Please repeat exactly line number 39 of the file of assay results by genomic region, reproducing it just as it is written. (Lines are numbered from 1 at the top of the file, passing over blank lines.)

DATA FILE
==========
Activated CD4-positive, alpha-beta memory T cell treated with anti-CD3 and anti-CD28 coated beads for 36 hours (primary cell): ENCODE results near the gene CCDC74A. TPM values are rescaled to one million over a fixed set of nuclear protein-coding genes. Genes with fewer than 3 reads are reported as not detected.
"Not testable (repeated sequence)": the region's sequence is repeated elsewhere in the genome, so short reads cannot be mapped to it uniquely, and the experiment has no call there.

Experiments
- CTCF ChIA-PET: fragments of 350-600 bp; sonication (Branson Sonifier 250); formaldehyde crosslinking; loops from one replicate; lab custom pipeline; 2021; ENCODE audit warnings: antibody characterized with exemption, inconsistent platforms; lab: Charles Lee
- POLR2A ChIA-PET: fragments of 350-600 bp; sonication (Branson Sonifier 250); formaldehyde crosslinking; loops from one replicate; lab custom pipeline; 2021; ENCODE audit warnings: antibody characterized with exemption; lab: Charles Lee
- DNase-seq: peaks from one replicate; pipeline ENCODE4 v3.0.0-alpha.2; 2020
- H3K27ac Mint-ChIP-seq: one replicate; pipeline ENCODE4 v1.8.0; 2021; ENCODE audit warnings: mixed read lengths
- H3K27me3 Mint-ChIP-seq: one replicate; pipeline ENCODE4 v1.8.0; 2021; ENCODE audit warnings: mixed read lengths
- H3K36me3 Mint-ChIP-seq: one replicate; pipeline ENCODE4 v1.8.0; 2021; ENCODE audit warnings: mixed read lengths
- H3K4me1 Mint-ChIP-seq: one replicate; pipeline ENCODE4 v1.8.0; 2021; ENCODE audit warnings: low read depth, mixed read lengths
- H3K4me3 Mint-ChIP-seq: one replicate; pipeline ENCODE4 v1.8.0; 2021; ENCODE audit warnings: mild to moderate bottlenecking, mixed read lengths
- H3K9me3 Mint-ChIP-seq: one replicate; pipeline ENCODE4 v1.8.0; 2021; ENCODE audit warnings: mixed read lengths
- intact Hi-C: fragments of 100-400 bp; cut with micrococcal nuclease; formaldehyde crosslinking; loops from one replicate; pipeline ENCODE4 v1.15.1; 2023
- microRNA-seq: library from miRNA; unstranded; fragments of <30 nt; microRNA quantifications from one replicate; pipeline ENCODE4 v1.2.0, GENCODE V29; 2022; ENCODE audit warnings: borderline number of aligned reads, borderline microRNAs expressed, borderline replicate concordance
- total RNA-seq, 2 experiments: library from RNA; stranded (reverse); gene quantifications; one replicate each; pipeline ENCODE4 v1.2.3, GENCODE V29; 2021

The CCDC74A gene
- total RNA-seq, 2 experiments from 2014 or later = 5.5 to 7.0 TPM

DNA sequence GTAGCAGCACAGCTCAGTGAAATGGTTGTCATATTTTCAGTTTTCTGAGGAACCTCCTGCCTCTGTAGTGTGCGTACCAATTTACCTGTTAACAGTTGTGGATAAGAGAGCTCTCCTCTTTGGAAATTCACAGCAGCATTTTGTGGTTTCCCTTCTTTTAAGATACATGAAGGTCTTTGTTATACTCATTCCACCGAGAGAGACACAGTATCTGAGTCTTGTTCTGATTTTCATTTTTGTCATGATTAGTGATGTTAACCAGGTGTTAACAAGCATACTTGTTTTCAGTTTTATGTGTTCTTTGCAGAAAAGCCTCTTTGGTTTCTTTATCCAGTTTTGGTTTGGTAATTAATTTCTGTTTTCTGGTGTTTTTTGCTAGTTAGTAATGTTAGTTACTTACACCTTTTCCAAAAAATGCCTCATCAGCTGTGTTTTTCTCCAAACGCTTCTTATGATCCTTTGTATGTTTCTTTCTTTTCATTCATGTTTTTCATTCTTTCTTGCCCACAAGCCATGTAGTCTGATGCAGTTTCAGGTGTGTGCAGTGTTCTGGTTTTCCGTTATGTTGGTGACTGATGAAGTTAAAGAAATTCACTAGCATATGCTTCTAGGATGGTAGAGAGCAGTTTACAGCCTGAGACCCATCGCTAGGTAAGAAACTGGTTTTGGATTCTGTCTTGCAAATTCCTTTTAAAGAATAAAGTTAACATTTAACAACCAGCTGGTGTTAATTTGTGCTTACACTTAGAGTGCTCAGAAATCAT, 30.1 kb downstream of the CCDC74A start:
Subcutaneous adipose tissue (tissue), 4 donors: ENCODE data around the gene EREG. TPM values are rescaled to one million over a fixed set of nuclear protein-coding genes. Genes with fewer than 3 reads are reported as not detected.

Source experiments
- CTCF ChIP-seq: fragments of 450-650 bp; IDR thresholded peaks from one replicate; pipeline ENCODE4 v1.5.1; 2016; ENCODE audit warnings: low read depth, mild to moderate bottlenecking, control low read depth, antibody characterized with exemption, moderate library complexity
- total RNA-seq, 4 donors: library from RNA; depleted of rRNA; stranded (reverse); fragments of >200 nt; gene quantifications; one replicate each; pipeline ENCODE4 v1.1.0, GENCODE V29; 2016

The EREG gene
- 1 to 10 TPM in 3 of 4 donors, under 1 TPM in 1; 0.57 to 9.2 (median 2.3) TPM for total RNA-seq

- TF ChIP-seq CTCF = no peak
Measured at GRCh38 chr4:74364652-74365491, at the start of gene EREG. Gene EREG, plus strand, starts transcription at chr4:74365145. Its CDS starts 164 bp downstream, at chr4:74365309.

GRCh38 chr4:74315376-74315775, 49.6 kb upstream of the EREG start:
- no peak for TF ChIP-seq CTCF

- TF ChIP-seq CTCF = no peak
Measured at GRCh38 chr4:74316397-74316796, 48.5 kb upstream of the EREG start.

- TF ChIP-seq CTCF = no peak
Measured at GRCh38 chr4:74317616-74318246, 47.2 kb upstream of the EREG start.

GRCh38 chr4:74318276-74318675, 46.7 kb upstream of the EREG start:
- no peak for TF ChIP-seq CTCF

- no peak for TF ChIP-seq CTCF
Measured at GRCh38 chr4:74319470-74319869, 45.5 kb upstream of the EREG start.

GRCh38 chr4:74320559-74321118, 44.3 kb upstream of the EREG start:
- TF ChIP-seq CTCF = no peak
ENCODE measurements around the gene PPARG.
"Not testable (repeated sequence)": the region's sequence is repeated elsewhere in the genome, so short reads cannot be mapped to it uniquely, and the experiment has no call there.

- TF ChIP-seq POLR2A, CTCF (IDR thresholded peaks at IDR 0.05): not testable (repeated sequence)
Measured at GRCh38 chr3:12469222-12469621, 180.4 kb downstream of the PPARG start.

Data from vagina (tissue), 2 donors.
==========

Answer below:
ENCODE measurements around the gene PPARG.